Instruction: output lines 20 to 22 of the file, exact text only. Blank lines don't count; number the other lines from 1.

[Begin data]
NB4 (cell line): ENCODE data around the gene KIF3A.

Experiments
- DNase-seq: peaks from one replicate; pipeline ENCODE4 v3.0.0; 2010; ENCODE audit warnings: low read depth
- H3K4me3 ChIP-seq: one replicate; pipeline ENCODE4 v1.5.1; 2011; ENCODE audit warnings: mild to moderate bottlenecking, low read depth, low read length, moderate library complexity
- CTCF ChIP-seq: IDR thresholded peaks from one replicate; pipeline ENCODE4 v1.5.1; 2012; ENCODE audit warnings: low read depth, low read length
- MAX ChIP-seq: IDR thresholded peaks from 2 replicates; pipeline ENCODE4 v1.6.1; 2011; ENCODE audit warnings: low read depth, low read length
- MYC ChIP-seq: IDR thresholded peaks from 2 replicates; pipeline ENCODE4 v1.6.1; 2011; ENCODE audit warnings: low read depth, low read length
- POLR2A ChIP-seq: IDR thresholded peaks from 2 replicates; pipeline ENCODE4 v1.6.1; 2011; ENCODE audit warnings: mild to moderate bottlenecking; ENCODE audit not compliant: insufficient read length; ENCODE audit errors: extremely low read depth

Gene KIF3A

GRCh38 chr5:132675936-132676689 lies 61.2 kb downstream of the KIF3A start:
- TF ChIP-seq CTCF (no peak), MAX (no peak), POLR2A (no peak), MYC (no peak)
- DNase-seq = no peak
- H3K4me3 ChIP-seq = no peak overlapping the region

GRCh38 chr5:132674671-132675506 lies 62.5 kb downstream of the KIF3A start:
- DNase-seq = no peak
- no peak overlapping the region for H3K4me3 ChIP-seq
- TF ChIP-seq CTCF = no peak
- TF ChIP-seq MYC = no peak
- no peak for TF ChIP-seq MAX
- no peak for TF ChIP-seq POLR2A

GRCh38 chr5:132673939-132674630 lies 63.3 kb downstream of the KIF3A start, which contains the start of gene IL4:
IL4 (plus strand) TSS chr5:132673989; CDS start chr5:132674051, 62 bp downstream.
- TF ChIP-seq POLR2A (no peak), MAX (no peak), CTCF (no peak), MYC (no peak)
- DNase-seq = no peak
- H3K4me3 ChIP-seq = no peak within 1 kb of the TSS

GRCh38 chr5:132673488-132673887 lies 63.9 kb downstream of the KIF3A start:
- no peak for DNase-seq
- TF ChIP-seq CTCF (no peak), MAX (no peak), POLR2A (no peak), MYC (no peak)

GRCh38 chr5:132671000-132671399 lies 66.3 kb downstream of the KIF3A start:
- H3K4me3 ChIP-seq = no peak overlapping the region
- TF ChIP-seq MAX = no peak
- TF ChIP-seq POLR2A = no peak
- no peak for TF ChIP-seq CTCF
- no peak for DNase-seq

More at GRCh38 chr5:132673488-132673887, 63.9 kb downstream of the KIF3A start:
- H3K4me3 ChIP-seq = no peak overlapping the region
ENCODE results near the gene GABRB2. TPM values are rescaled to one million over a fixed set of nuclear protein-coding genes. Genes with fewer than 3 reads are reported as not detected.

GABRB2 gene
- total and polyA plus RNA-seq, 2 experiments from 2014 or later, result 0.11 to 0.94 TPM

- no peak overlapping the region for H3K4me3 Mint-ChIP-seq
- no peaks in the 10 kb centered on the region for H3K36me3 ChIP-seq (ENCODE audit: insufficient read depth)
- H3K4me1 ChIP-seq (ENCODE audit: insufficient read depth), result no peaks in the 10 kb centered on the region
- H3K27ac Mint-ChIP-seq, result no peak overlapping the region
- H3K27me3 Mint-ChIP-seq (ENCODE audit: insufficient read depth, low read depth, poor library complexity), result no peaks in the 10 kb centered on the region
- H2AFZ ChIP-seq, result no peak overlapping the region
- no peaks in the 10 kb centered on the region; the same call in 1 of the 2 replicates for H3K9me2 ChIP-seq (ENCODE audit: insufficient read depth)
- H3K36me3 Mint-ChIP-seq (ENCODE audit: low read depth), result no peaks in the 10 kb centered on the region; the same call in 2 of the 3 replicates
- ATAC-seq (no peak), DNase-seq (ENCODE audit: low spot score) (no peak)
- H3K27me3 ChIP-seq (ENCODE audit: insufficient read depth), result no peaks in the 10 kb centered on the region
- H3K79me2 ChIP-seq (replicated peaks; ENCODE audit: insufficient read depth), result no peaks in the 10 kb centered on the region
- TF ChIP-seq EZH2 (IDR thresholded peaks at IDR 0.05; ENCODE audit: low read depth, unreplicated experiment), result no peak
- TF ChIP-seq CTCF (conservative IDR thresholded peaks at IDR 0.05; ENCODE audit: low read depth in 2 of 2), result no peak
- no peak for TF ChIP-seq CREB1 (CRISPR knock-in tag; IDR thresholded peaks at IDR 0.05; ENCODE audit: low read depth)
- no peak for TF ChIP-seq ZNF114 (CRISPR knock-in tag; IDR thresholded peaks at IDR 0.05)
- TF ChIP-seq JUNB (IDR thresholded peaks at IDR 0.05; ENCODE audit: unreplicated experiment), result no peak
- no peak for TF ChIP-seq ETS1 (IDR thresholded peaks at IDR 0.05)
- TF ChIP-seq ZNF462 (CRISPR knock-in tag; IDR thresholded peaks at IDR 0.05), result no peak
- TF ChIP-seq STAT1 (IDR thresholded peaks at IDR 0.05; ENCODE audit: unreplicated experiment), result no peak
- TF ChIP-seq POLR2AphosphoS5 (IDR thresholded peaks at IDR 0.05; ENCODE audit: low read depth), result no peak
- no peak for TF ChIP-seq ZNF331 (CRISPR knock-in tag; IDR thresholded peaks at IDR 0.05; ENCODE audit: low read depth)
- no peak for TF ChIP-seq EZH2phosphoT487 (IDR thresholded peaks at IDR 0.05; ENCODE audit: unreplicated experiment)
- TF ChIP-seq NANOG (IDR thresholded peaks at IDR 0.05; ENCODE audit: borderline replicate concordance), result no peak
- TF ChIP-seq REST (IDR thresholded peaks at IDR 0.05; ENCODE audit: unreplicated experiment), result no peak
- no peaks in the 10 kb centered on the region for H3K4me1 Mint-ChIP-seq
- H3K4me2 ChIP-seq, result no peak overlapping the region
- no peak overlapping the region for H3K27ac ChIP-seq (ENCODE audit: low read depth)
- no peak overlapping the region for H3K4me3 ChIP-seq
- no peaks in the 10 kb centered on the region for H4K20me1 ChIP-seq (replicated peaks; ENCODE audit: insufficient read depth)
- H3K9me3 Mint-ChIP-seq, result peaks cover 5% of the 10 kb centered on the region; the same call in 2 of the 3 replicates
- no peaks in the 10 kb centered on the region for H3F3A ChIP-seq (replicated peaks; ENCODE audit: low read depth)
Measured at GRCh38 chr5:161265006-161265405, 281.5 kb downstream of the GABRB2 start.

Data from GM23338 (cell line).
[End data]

- no peak for TF ChIP-seq POLR2A

GRCh38 chr5:132673939-132674630 lies 63.3 kb downstream of the KIF3A start, which contains the start of gene IL4:
IL4 (plus strand) TSS chr5:132673989; CDS start chr5:132674051, 62 bp downstream.